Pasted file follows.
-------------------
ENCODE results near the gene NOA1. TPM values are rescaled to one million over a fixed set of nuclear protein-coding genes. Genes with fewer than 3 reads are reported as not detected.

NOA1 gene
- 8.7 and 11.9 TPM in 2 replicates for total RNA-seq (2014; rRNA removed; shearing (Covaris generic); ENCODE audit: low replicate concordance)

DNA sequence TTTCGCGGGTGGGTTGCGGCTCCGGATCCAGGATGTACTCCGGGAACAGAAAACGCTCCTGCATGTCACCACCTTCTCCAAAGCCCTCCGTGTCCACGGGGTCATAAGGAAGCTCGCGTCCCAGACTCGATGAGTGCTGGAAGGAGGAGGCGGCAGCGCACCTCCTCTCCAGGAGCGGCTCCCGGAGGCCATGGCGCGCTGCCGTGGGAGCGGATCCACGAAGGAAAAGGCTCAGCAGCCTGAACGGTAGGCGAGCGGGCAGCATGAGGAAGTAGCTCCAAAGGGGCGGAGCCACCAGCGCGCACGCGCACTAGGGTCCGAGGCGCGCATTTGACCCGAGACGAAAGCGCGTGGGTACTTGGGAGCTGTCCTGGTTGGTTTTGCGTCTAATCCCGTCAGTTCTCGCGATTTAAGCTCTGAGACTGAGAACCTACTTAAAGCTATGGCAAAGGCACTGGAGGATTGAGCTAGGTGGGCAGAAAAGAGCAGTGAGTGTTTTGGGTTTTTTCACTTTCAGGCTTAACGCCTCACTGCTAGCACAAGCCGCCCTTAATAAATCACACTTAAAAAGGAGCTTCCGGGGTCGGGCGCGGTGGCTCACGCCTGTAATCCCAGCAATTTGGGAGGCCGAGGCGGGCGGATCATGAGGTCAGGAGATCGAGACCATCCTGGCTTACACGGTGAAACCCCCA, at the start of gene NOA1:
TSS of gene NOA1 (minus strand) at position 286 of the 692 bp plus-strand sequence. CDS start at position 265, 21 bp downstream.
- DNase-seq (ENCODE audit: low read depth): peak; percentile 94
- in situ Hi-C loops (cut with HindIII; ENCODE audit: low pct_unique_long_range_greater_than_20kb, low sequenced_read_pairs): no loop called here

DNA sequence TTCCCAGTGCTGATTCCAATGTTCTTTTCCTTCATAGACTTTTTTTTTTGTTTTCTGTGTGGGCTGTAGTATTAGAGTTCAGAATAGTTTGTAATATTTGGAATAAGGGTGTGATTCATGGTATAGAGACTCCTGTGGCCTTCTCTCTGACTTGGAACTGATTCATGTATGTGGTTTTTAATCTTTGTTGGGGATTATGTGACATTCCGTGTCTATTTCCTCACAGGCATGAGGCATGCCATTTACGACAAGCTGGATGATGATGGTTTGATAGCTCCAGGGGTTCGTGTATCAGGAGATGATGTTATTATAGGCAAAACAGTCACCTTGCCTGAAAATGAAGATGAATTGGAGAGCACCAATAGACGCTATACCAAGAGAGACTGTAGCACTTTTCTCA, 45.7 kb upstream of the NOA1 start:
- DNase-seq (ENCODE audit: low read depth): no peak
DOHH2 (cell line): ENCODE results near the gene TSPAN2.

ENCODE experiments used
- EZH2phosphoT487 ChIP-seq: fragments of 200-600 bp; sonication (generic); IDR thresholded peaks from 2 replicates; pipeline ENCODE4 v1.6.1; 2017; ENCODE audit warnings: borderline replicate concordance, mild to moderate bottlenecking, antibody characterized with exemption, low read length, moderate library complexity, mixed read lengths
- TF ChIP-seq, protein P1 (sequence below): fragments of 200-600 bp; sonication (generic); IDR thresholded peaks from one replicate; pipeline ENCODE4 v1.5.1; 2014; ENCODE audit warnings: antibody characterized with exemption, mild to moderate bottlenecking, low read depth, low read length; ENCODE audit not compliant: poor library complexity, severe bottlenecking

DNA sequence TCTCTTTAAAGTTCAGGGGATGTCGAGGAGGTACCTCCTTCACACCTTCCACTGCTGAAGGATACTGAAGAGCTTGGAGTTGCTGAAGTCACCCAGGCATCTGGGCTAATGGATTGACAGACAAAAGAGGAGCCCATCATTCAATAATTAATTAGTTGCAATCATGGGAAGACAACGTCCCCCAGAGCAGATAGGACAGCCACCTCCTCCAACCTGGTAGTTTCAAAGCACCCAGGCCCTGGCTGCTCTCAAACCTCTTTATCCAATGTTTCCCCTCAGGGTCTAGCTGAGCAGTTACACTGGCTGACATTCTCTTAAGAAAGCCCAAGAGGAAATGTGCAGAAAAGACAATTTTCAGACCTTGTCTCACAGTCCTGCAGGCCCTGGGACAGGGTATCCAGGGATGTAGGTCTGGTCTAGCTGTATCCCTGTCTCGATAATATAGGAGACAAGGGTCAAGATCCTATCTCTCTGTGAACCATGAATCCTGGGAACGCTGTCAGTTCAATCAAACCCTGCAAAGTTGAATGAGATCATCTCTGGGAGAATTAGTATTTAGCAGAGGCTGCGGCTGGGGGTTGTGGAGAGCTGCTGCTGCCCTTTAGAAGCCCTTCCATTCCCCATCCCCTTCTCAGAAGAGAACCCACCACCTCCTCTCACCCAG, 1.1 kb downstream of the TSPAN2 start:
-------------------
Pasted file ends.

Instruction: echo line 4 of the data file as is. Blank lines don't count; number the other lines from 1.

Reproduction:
DNA sequence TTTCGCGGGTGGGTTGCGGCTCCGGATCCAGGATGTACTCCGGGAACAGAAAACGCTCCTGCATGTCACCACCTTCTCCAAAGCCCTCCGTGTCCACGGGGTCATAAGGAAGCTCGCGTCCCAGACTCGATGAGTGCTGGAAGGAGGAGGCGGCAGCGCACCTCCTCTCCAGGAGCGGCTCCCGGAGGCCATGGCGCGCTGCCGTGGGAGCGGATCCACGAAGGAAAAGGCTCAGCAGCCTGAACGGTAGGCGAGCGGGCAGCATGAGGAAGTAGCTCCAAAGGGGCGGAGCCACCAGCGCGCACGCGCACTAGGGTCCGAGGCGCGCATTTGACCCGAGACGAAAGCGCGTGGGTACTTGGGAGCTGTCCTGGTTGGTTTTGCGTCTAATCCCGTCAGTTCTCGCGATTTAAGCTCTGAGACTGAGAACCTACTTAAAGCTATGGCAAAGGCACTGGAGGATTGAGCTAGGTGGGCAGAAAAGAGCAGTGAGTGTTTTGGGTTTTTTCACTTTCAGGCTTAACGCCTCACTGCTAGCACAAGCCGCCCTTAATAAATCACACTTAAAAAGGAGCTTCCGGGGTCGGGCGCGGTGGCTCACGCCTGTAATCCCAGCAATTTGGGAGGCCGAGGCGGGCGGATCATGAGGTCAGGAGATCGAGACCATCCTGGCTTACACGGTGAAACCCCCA, at the start of gene NOA1: